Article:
Matrix Blog

Archive for April, 2009

[Three Cents Worth] Absorbing With A Wet Sponge

April 30, 2009 | 3:53 pm | curbed | Charts |

Sure happy it’s Thursday to share my Three Cents Worth on Curbed, at the intersection of neighborhood and real estate.

This week I wipe the counter with a wet sponge.

Click here to view this week’s post.

Check out previous Three Cents Worth posts.


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[FOMC Parse] Nowhere To Go, Although Badness Troughs

April 30, 2009 | 3:44 pm | fedny |

The Federal Open Market Committee cut the federal funds rate another 25 basis points to 2%. The WSJ breaks out the announcment FOMC statement in a feature called Parsing The Fed.

Information received since the Federal Open Market Committee met in March indicates that the economy has continued to contract, though the pace of contraction appears to be somewhat slower. Household spending has shown signs of stabilizing but remains constrained by ongoing job losses, lower housing wealth, and tight credit. Weak sales prospects and difficulties in obtaining credit have led businesses to cut back on inventories, fixed investment, and staffing.

With talk of green shoots and everyone digging hard to find silver linings, the Fed announcement was consistent with other news as of late. In other words:

Things are getting worse but not as fast as before.

I’ll take that.

GDP was -6.1% however consumer consumption is up since January which suggests this may be the trough of its decline. The recent Case Shiller index results brought similar comments about housing, that the worst may be over but demand and prices are still falling and have more to go.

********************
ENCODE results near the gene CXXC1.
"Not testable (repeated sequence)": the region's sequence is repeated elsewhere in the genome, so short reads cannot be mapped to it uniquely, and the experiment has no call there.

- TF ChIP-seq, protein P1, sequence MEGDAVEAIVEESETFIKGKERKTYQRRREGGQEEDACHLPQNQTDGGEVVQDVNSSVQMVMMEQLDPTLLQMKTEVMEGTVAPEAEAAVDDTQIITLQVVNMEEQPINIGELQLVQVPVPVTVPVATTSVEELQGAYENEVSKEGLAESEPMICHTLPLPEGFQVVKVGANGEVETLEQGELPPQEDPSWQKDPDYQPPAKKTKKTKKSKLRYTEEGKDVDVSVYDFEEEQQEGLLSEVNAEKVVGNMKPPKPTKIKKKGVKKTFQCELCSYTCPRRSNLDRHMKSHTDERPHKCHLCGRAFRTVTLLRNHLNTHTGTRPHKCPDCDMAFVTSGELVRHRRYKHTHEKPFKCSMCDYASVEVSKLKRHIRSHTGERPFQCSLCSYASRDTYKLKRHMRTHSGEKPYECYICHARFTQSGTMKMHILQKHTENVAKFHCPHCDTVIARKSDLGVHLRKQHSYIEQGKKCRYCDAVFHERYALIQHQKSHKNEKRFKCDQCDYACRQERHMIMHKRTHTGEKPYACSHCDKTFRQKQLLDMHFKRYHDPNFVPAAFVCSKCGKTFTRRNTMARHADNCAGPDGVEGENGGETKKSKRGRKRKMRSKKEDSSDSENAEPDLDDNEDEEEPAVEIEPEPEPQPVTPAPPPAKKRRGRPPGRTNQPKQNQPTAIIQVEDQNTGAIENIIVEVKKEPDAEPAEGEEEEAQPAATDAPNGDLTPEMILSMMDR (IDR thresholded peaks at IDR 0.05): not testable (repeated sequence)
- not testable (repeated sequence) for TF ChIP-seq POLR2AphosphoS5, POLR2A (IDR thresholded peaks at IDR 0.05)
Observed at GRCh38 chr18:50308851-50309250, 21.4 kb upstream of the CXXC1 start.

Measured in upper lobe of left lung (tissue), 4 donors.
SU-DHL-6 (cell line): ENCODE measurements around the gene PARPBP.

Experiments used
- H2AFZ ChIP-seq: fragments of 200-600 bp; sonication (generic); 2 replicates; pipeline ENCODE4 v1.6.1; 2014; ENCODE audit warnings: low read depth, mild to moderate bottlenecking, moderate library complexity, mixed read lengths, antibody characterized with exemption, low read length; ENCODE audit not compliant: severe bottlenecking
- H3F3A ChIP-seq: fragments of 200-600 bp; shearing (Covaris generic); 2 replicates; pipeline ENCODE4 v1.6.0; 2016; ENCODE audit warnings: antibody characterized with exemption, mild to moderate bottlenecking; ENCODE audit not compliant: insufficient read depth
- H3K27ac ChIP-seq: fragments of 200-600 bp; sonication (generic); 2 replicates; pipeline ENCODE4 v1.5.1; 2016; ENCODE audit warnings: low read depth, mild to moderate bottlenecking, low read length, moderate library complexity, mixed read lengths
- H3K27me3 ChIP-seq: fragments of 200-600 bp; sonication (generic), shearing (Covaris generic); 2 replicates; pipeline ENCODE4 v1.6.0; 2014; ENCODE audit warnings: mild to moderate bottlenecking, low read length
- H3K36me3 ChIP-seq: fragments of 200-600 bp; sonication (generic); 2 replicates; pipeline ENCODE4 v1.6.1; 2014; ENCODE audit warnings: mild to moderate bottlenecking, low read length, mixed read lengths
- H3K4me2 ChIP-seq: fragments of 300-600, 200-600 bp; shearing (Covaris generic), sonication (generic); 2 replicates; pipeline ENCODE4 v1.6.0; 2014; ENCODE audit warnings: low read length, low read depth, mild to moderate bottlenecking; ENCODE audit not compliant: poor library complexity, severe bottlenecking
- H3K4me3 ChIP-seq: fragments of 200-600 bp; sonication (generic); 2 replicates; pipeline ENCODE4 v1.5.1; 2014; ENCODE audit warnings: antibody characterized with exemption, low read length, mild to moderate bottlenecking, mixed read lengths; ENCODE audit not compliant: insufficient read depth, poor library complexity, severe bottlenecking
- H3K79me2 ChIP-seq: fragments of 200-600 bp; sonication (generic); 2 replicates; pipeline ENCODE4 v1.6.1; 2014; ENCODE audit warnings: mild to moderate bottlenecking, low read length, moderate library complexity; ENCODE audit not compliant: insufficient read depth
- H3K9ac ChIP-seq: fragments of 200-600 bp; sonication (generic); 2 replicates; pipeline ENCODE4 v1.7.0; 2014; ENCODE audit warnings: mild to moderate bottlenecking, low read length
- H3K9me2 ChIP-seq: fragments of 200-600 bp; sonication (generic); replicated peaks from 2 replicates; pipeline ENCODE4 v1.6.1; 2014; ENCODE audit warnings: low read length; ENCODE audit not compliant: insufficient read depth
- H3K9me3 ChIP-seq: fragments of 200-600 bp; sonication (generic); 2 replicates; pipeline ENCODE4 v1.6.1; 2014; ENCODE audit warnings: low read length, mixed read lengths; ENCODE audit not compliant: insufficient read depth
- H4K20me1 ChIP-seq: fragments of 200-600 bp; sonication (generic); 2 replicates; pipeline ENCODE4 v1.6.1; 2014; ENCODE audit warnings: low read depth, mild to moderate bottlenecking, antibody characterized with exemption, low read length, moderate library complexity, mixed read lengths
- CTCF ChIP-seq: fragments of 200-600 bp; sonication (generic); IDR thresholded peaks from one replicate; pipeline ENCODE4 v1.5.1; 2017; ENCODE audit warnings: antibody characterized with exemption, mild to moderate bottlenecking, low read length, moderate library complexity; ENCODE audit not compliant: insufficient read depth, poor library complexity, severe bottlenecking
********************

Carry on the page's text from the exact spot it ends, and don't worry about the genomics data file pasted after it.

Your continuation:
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[The Housing Helix Podcast] Home Valuation Code of Conduct: Y2K of Appraising?

April 29, 2009 | 3:34 pm | Podcasts |

Ok this week, I tackle the Home Valuation Code of Conduct which begins on May 1, 2009. I wonder, is this a Y2k event or does this make matters worse?

This change effects the entire mortgage food chain: Appraisers, Mortgage Brokers, Lenders and Real Estate Agents. It’s worth getting your arms around it.

(I forgot to post this on Monday)

Home Valuation Code of Conduct: Y2K of Appraising?

You can subscribe in iTunes or simply listen to the podcast on my other blog The Housing Helix.



[In The Media] The Real Deal 4-29-09

April 29, 2009 | 12:42 pm | trdlogo | Public |

Here’s a recent interview I did with Jen Benepe of The Real Deal Magazine on the East End and the market report 1Q 09 market report covering the Hamptons and North Fork.

You can stick a “fork” in it as much as you want, but the Hamptons aren’t “done,” by the way.

View the interview.


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[Economic Landscaping = Pound Sand] Sand, Industrial, Financial, Energy and Agricultural

April 29, 2009 | 12:00 pm |

The FDIC has an interesting analysis provided by their economists on the varying impact of the recession on the four regions of the US: The 2009 Economic Landscape: How the Recession Is Unfolding across Four U.S. Regions. Of all the alphabet soup of federal agencies and their output on housing and economics, FDIC tends to be the best.

South and West, Sand States - (Sand States?)

The housing downturn has been most acute in four states—Arizona, California, Florida, and Nevada— that had experienced some of the highest rates of home price appreciation in the first half of the decade. While these states are not all contiguously located, their similar housing cycles and abundance of either beaches or deserts have led some analysts to label them “Sand States.”

Midwest, Industrial -